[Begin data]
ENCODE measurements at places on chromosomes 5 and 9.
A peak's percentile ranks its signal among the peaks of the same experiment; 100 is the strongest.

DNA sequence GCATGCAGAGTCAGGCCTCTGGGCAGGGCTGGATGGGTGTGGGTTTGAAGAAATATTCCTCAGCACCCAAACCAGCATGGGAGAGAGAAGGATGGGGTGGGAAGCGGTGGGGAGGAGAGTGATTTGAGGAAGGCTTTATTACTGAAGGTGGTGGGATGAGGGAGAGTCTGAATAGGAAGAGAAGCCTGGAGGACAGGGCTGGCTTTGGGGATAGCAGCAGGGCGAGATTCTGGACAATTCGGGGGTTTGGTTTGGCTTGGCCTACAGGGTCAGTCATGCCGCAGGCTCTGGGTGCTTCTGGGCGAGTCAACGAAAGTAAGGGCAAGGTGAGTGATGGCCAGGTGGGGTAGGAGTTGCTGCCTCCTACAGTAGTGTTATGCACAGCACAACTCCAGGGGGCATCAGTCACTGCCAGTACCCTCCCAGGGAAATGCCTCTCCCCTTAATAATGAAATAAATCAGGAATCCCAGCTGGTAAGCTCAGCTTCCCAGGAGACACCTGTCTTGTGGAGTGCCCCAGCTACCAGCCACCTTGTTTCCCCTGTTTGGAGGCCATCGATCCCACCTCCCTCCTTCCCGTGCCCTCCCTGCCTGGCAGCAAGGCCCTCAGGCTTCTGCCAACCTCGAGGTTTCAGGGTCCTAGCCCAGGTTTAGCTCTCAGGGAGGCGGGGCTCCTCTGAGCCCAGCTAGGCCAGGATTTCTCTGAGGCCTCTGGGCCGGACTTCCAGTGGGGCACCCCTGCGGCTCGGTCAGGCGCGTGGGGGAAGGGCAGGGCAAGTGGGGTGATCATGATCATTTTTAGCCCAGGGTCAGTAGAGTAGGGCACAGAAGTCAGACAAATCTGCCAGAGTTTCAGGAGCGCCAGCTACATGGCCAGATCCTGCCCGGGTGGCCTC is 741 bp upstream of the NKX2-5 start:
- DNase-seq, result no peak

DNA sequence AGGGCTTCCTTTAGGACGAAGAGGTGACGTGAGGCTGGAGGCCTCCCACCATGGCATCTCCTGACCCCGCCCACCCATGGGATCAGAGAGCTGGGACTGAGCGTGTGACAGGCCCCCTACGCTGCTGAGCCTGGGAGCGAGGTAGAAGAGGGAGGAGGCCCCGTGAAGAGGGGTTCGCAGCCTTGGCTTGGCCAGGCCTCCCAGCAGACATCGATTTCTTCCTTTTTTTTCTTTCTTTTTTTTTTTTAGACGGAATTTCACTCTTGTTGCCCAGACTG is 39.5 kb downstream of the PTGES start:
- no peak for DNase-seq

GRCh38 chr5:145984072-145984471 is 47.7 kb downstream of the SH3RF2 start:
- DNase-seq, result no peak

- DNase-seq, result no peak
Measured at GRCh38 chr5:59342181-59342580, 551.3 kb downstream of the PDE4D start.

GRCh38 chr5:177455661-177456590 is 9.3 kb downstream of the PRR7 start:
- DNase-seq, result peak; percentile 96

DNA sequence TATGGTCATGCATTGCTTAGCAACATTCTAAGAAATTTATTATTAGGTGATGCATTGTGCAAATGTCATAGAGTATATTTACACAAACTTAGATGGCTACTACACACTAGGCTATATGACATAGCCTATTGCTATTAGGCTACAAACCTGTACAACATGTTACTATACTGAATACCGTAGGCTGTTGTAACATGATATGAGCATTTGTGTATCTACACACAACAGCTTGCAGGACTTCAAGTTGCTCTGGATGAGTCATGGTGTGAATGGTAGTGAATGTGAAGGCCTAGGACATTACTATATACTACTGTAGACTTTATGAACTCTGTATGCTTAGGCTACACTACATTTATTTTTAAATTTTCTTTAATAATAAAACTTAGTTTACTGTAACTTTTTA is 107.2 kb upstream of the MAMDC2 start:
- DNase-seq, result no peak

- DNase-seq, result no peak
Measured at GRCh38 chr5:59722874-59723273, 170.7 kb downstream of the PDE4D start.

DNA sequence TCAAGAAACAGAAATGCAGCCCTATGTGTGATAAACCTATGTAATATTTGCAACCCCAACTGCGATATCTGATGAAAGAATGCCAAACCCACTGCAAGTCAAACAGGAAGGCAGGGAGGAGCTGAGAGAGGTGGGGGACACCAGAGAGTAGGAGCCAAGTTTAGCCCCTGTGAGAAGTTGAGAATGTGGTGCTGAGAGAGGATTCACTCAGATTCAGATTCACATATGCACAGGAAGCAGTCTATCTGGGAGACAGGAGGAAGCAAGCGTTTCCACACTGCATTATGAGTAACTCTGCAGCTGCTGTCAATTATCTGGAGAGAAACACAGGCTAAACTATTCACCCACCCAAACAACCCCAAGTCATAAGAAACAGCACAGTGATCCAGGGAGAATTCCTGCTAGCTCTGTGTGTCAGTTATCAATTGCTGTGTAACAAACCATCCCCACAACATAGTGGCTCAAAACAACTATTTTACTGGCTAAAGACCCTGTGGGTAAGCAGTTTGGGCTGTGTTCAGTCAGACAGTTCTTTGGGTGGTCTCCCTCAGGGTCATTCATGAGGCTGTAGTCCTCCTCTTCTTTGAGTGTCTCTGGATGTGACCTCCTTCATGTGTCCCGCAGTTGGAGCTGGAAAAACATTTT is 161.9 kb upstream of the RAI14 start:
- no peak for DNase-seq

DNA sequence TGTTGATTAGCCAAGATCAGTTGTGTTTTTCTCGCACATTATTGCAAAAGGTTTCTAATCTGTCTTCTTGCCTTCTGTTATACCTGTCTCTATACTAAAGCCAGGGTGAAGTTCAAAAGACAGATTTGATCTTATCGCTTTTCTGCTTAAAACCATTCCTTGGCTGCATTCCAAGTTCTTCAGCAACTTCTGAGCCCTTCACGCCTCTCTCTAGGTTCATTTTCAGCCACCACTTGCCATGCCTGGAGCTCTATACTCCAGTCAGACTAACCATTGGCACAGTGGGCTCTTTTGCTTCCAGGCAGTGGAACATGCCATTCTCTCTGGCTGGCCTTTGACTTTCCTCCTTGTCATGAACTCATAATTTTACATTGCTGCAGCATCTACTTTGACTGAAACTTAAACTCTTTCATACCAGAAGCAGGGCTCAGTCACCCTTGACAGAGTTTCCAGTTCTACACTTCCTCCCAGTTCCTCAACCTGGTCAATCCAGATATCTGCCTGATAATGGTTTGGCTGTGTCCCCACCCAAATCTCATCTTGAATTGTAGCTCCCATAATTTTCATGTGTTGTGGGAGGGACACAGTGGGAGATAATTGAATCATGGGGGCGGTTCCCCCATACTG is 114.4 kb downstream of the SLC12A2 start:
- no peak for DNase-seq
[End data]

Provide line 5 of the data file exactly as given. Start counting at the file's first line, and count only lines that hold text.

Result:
DNA sequence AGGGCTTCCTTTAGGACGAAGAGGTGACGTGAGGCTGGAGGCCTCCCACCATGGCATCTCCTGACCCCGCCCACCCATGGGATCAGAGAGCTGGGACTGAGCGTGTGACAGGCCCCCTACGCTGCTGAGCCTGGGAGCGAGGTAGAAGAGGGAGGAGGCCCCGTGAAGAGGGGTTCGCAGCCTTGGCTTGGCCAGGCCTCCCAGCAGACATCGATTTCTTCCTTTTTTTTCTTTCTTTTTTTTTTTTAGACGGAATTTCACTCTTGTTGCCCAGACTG is 39.5 kb downstream of the PTGES start: